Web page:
He was still pacing, hands clutched at the small of his back, when he sensed she was about to challenge him again. He closed his eyes and bowed his head, making up his mind, straightened, and looked across at her. “Are you familiar with the Book of Revelation?”

She shook her head. “I don’t read many books.”

“You work in a library! How can you possibly—”

Penny dismissed his objection with a wave of her hand. “I can count and I know the alphabet. It’s not rocket science.”

Disgruntled, he stared at her for a moment. Her job probably wasn’t that difficult: reshelving books, running errands, making sure the undergraduates weren’t bussing in the basement stacks. He shook himself back to attention. He was tired and his mind was wandering. “Revelation is part of the Bible,” he explained.

“I haven’t read that since I started playing hooky from Vacation Bible School when I was eight.”

“You read Revelation when you were eight years old?!”

“No!” Penny wrinkled her nose and thought for a moment. “We had The ‘Jesus Calling’ Storybook.”

Was she being deliberately obtuse? He couldn’t tell. “Do you want to hear this?” Crane demanded, hands clutched into fists at his sides.

“Of course!”

“The Book of Revelation—”

“Wait, isn’t that the stuff that crazy people read and drink Kool-Aid and shoot up shopping malls?”

“I suppose.” He rubbed at his temple with a long finger, not understanding the reference, and started again. “The verses have been interpreted in many different ways. They detail the End of Days. The Apocalypse, if you will. One verse also describes the presence of two Witnesses who battle Evil, or the personification of Evil, in an attempt to prevent the Apocalypse.”

“You fight monsters.”

“In essence.”

“In the cemetery.”

“Amongst other places. Usually farther from the center of town.”

“Why you?”

 “I do not really know,” Crane equivocated and smiled slightly. “For my sins, perhaps.”

She pursed her lips and watched him, as if she were waiting for more. When she didn’t get it, she drained her brandy glass and moved on. “Why Sleepy Hollow?”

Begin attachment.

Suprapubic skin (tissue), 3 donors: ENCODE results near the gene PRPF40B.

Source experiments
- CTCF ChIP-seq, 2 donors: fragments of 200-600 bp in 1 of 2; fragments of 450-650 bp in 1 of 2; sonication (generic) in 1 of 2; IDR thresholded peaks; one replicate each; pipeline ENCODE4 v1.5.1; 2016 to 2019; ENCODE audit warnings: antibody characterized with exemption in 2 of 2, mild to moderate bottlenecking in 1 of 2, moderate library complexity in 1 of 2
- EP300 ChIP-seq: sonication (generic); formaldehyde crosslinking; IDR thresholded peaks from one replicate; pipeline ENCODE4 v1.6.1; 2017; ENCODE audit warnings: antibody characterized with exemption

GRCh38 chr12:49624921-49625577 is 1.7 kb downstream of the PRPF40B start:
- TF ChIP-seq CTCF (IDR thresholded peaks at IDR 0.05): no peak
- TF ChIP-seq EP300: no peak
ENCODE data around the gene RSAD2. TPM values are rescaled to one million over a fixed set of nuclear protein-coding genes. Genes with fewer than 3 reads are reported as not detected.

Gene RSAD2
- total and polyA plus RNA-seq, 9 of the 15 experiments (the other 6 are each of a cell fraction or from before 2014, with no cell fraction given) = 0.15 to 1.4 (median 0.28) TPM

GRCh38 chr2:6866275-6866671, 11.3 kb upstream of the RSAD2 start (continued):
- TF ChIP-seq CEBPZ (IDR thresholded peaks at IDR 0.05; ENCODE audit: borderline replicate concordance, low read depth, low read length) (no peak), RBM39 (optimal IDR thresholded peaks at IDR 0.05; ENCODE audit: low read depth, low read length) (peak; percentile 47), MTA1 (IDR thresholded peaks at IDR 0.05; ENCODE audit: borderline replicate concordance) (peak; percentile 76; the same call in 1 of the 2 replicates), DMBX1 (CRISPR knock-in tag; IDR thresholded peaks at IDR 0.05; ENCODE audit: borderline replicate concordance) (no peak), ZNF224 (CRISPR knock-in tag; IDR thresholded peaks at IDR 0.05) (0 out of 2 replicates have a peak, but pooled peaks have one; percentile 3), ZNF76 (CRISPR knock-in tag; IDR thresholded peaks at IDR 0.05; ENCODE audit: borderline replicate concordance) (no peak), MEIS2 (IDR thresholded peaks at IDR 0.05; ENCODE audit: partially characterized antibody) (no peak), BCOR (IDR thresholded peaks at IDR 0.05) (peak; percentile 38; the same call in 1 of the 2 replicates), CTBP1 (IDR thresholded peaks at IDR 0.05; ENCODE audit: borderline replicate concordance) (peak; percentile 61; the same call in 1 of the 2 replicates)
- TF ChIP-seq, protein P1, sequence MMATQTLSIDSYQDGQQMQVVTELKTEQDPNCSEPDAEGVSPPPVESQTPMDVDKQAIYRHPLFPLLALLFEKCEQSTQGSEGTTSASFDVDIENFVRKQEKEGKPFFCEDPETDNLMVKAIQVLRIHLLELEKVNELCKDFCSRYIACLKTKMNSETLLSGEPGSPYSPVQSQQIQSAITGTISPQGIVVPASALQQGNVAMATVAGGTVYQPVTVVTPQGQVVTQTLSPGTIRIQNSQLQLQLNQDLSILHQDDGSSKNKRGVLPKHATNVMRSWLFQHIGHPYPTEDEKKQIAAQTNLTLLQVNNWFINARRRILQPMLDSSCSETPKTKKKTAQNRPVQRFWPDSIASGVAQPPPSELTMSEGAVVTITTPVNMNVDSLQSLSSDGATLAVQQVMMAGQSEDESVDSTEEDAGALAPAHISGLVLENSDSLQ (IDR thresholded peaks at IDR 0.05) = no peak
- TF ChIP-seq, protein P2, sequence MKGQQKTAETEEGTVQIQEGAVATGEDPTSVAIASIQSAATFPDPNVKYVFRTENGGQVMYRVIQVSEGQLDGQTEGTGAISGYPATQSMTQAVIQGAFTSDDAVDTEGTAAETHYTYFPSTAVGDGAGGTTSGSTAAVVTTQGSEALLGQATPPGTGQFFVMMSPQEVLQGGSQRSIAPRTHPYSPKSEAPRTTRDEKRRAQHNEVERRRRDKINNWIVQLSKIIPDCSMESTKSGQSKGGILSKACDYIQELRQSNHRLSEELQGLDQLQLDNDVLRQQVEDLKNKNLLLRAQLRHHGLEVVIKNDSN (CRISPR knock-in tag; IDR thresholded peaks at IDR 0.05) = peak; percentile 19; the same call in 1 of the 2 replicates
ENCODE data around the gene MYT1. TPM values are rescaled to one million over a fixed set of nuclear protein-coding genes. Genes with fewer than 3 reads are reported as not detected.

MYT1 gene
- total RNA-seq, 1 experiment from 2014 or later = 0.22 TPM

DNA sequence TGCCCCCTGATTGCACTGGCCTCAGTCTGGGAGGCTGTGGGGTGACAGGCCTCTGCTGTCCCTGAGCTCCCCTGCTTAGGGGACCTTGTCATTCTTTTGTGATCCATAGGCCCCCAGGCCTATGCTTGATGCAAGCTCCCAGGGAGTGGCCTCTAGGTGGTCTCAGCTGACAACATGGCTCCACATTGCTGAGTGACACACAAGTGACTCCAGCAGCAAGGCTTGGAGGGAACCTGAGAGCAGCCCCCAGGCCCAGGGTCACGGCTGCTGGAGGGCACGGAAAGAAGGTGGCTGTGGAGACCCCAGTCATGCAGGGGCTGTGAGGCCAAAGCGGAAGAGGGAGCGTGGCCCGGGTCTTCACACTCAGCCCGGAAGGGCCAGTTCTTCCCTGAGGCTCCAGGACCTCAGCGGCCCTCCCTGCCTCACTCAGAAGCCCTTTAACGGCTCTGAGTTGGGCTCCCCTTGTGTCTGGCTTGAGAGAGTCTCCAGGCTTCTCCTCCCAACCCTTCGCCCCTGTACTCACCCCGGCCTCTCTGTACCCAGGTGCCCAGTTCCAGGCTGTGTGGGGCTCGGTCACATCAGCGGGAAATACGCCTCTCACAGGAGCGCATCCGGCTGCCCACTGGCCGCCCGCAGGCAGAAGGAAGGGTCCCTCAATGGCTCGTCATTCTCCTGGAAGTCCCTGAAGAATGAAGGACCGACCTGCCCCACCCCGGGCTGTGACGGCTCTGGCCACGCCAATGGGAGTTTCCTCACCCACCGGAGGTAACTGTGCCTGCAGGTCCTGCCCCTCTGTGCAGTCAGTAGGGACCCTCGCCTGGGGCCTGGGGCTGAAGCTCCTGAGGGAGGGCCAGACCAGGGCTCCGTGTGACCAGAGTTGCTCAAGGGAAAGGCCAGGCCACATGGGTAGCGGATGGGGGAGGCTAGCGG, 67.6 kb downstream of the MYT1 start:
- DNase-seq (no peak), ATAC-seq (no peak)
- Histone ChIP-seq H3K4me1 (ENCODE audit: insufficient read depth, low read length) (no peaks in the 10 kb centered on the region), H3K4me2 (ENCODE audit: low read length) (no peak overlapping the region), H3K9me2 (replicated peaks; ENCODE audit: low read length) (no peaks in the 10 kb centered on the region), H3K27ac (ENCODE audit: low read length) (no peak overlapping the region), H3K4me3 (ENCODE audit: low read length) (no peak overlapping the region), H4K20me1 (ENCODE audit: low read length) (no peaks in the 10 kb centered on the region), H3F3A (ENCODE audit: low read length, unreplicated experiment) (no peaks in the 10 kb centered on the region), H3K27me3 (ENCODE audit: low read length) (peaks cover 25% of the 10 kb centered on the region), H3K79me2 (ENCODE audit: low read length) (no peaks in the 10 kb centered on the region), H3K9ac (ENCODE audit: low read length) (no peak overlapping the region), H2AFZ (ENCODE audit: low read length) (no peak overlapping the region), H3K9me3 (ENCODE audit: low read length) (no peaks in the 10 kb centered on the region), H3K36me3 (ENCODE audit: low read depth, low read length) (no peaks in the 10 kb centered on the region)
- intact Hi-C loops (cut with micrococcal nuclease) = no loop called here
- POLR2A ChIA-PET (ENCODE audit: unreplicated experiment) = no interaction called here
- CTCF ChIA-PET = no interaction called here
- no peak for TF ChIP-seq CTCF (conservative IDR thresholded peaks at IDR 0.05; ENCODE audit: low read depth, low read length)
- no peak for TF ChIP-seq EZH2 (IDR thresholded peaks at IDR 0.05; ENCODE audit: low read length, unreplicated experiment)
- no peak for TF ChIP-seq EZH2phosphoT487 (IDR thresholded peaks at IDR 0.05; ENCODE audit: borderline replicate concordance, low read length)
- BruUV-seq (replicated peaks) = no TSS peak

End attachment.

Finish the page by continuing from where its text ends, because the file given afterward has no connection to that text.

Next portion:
He shrugged and paced away from her inquisitive look. “Historically, it is the nexus of many supernatural events that we can trace as far back as the Native Americans. The early settlers brought their own belief systems and agendas … fundamentalists, religious fanatics, witches’ covens, Freemasons….”

He pivoted, watching to see if she was absorbing it all. She was mouthing some of the words after him as if she was trying to glean their meaning, but didn’t interrupt. So he continued. “The British who came here to fight in the Revolutionary War, for reasons I will not at this time explain, had to win. They were willing to go to any lengths and summon any sort of beings to that end.  Unfortunately, the Founding Fathers found it necessary to answer the enemy with the same tactics. It did not end there. And so we have inherited thousands of years of warfare between Good and Evil.”

“Like Buffy the Vampire Slayer.”

He blinked. “Pardon?”

“Leonard—He—Never mind.” She flopped a hand in his direction. “Who else?”


“You said two Witnesses. Who else?”

The pain spiked between his eyes and arrowed down to his heart. He felt light-headed for a moment. “No one. At present.” He turned away. “No one. Just me.”

“Are you okay?” Her voice was soft, concerned.

“Yes,” he whispered, then cleared his throat. “I am fine. Is there anything else you wish to know?”

“Yes. But I don’t know what to ask.”

“You are safe, Miss Penny.” Crane tried to reassure her. “This town is safe. As safe as I can make it. Just do not go strolling through the graveyard after dark anymore.”

“I was not ‘strolling’. I was tired. It was a shortcut to the bus stop.”

He glared at her, pointedly.

“Okay, okay. No more shortcuts. No more ‘strolling’.” She pinned him with her own sharp brown gaze. “No more running with demons at my back.”

“The Ubaldai is not a demon. It….”

“Okay, okay.” Penny stood, pulling his coat from her shoulders and handing it back to him. She spat into his handkerchief and wiped the mascara from her cheeks. He winced, but she didn’t even try to return it.

“Are you all right now?” he asked. “Are you prepared to go home?”

“No. And yessss.”

Crane ran after her before she could get to the door and opened it for her. She stopped before she stepped outside. “Thank you.”

He nodded in acknowledgement, then froze, suspicious. “For what?”

“For being honest with me. I think.” Not enumerating what her doubts might be, she hurried outside. He paused to adjust the collar on his coat and followed her.

“If you please, Miss Penny, I do have a query for you.”


“What, precisely, is a ‘buffy’?”